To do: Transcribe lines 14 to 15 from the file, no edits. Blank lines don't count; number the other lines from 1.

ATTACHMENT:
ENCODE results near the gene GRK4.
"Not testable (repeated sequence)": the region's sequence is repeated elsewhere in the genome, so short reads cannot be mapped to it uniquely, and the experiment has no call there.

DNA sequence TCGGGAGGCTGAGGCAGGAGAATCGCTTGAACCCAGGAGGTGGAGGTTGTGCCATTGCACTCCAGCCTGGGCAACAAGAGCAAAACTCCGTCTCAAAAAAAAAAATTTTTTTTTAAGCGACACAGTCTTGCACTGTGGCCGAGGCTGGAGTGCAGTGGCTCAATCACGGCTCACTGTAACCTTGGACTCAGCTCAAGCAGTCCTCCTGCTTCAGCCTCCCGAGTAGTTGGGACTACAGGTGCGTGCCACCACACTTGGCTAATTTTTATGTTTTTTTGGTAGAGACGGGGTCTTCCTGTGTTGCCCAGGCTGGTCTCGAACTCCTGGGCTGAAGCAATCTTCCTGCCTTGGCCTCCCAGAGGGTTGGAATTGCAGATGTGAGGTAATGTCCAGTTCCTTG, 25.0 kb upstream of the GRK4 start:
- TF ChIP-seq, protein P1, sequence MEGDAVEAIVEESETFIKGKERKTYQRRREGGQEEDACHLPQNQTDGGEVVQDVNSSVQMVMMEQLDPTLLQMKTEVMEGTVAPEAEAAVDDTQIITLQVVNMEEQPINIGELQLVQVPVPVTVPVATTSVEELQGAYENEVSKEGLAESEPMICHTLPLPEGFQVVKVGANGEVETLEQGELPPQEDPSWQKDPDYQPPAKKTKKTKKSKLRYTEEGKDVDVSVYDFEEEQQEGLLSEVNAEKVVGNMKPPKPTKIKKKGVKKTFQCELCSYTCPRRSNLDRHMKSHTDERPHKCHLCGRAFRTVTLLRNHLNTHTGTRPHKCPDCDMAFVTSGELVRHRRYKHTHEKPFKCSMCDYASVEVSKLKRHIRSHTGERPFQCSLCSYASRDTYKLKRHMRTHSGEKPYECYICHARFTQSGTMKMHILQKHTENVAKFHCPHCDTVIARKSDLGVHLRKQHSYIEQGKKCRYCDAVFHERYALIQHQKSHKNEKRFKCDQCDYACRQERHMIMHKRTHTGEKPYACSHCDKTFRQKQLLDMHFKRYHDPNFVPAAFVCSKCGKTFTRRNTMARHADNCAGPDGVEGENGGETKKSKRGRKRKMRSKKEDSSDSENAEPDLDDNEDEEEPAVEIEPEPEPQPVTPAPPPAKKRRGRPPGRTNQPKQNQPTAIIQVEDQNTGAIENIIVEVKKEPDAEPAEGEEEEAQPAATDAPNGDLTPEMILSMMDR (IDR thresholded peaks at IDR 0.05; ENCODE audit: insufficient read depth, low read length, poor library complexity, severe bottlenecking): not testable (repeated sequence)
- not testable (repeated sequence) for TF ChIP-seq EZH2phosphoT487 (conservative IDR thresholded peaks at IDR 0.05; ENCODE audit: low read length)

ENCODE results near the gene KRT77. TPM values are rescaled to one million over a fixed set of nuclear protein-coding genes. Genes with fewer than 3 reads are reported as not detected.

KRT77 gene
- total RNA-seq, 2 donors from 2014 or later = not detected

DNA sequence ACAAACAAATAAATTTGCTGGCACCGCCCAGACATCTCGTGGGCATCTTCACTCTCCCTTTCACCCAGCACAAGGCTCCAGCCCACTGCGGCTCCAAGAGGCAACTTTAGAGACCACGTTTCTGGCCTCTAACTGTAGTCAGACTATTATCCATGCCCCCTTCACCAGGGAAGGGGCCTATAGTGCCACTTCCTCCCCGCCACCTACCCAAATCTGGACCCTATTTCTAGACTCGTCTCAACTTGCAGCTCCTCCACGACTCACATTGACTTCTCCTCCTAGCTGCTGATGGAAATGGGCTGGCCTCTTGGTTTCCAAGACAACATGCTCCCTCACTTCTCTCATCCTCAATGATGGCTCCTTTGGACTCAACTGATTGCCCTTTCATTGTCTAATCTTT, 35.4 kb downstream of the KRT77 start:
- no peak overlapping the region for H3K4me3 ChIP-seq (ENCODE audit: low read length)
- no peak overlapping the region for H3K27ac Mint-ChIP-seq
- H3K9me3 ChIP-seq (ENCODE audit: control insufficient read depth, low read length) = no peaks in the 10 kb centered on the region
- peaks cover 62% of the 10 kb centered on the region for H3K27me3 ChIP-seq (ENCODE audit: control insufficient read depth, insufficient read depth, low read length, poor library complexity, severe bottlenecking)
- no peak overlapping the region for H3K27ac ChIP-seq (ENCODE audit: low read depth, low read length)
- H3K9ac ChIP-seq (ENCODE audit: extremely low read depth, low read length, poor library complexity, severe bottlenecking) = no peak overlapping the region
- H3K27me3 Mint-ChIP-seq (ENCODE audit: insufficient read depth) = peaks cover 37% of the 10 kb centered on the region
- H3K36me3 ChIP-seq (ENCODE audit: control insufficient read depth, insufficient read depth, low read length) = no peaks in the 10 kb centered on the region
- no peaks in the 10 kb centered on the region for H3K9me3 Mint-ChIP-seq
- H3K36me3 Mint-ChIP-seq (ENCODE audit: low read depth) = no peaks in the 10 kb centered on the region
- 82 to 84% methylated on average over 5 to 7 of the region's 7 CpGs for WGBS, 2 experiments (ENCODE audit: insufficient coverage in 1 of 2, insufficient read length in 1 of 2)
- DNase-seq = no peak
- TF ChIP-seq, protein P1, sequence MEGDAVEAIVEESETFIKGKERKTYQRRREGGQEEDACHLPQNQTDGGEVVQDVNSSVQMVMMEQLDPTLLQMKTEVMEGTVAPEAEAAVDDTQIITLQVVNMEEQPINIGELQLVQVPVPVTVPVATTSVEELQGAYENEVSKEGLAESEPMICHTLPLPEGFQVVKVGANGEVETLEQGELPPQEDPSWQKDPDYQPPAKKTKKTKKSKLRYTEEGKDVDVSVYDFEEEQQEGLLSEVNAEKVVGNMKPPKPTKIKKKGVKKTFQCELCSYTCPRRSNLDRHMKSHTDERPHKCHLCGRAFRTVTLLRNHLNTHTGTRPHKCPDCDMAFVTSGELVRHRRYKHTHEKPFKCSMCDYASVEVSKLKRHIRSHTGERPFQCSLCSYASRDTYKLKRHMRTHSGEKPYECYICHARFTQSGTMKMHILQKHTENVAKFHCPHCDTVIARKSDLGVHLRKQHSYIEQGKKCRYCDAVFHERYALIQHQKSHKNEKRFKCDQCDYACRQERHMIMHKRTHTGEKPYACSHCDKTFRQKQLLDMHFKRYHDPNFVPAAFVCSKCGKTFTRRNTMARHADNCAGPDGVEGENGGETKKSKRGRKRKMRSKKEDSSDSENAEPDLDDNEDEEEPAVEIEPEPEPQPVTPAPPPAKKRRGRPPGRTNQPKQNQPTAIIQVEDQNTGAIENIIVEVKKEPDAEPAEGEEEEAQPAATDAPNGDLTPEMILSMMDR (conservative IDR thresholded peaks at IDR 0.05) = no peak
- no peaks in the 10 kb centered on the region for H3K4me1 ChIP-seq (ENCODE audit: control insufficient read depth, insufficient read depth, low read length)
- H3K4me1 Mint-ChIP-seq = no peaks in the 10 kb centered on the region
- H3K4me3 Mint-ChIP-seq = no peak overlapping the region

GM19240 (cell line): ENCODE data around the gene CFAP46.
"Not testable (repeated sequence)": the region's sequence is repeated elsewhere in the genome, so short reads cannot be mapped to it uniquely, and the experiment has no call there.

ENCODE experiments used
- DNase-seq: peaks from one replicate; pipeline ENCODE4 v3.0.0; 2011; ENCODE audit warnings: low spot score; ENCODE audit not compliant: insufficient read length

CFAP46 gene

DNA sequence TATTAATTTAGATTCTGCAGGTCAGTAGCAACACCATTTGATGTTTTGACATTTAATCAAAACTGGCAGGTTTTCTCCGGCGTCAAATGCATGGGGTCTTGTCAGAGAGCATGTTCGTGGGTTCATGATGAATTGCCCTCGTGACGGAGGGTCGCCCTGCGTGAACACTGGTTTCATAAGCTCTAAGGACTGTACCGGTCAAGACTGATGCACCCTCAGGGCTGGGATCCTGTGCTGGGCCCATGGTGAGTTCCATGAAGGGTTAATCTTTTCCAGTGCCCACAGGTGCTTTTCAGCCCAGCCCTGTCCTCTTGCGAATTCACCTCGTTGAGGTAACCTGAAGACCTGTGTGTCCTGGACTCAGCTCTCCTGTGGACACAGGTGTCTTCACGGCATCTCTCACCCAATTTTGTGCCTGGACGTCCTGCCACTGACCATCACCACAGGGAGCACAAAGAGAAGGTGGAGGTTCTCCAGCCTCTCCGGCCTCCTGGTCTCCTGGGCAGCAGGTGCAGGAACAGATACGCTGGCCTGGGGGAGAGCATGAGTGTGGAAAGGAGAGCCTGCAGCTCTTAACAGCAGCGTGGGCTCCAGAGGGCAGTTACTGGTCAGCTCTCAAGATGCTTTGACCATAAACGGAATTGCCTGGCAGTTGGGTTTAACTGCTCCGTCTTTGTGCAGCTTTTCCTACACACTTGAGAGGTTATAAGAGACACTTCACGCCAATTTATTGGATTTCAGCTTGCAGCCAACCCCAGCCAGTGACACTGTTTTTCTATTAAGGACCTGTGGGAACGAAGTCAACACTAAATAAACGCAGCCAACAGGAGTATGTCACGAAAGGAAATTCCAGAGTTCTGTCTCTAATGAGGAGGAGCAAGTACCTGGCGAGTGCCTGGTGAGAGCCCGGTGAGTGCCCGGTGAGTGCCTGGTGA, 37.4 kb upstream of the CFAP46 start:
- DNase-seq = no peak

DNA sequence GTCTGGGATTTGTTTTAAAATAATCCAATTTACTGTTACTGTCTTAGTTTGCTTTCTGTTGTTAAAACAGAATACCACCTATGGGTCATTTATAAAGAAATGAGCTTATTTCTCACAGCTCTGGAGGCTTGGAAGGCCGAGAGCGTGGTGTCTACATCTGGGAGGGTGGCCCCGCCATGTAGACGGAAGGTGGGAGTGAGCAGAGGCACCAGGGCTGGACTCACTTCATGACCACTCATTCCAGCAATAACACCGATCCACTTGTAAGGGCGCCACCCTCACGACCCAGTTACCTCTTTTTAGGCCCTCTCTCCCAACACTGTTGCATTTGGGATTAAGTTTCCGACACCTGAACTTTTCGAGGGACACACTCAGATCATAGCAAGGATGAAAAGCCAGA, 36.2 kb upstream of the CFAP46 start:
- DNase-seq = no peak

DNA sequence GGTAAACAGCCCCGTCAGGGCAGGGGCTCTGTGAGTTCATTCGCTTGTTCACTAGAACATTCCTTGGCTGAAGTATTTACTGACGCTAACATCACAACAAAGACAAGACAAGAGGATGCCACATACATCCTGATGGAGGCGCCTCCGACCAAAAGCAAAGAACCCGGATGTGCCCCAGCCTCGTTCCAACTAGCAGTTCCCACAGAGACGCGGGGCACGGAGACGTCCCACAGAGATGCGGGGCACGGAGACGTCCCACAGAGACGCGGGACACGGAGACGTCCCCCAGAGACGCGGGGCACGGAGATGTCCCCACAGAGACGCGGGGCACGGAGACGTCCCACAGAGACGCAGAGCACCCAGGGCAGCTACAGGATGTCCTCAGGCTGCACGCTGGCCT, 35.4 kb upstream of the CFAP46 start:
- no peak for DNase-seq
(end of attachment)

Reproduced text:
- no peak overlapping the region for H3K27ac ChIP-seq (ENCODE audit: low read depth, low read length)
- H3K9ac ChIP-seq (ENCODE audit: extremely low read depth, low read length, poor library complexity, severe bottlenecking) = no peak overlapping the region